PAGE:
After graduating from U.C. Berkeley with a degree in journalism, I came home to Los Angeles and enjoyed a career in feature film development. We made some fun movies—including the near-Academy Award-nominated The Fast and the Furious films and Cruel Intentions—and some terrible ones for which I secretly fear I may someday be karmically punished. At breakfast one morning in 2002, I eavesdropped on a conversation at the table next to me where a woman was talking about going to acupuncture school, and -on a whim- quit my job and enrolled at Emperor’s College the next day. After working at a few other clinics including the Immune Enhancement Project in San Francisco, I opened Poke Acupuncture in Los Angeles in 2009.
When I started my practice, I was all-too-pleased to declare that I don’t use crystals or wear billowy lavender yoga pants. “I’m not one of those healers,” I’d think, while insisting that any Caucasian who says “Namaste” must be a tiny bit deranged. But the longer I work- and frankly the more constipated and nauseated I am by the news, the images, the world- the more honored I am to practice a medicine that exists a little outside of reason; that reminds people of wonder and mystery, and that maybe seeks to soften the pointy didactic edges of scientific certainty. I am so proud that the very nature of what we do- “pinning someone down” without distraction- is in defiance of the neon buzz of the modern world, whose virtues of speed, volume and productivity have given us much, but too-often rob us of the experience of living deliberately and fully. What a rare privilege it is to spend my days sitting together with a stranger in the dark, waiting for something to happen. I am so thankful to serve as a reminder to my patients that more can be felt than seen, and that they are not just what they read the on the internet today. Rather, the grace and force that pushes them through their lives is the very same gravity that hung the moon in the sky.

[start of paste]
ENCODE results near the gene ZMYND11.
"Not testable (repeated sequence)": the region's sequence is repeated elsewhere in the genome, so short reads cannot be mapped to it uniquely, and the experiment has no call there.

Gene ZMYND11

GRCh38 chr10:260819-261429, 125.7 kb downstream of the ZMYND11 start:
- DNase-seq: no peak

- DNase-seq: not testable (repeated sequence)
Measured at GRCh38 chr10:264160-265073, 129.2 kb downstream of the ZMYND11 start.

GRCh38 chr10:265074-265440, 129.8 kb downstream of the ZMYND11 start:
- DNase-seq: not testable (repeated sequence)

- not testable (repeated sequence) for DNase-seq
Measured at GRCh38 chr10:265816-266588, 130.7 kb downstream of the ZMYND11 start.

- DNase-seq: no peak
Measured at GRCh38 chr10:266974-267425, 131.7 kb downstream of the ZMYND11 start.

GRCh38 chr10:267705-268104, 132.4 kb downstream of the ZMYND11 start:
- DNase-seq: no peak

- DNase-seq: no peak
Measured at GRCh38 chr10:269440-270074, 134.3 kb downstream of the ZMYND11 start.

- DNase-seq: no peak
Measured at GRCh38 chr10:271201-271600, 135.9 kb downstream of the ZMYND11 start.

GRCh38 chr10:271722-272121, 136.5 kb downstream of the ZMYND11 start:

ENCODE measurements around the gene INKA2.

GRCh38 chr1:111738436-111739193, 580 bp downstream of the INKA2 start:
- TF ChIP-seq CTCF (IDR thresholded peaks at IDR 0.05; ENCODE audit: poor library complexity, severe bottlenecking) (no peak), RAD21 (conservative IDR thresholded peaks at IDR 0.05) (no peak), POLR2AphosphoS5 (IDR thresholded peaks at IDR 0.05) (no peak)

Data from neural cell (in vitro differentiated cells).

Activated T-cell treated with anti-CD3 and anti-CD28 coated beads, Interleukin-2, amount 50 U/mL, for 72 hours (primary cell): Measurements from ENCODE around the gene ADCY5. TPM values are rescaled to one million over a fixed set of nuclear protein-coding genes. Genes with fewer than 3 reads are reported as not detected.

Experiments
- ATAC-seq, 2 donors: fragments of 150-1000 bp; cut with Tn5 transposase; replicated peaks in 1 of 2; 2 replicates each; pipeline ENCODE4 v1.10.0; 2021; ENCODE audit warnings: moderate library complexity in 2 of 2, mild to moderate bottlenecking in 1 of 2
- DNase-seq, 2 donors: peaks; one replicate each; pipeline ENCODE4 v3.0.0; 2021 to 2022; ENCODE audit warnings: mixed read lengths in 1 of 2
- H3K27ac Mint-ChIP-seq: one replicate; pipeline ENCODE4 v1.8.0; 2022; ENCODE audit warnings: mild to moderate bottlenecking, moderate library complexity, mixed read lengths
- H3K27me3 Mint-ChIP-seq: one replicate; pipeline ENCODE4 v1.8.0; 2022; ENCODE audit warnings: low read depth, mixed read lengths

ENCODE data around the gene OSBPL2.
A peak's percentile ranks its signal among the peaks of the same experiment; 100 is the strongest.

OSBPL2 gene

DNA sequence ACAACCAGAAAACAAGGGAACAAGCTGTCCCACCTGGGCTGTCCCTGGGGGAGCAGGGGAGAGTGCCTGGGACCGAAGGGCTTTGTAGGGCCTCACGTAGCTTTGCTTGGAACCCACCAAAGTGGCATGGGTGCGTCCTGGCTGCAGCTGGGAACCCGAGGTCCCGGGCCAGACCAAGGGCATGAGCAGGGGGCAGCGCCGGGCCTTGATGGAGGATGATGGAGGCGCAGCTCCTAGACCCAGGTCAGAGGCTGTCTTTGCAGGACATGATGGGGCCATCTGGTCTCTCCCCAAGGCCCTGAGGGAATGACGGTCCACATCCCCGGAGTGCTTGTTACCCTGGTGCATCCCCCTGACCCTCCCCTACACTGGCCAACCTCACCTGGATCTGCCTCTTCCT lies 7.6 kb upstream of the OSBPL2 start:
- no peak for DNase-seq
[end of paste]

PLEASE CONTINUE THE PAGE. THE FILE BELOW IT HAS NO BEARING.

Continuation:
My work has been heavily influenced by Johanna Hedva's seminal manifesto “Sick Woman Theory” which weaves together her biography of battling chronic illness with capitalism, white supremacy, sexism, and political resistance. In it, Hedva challenges the modern notion of “wellness” as a capitalist construct intended to bolster the instinct to go back to work for capitalism, which is more-than-often the thing that causes disease and detachment to begin with.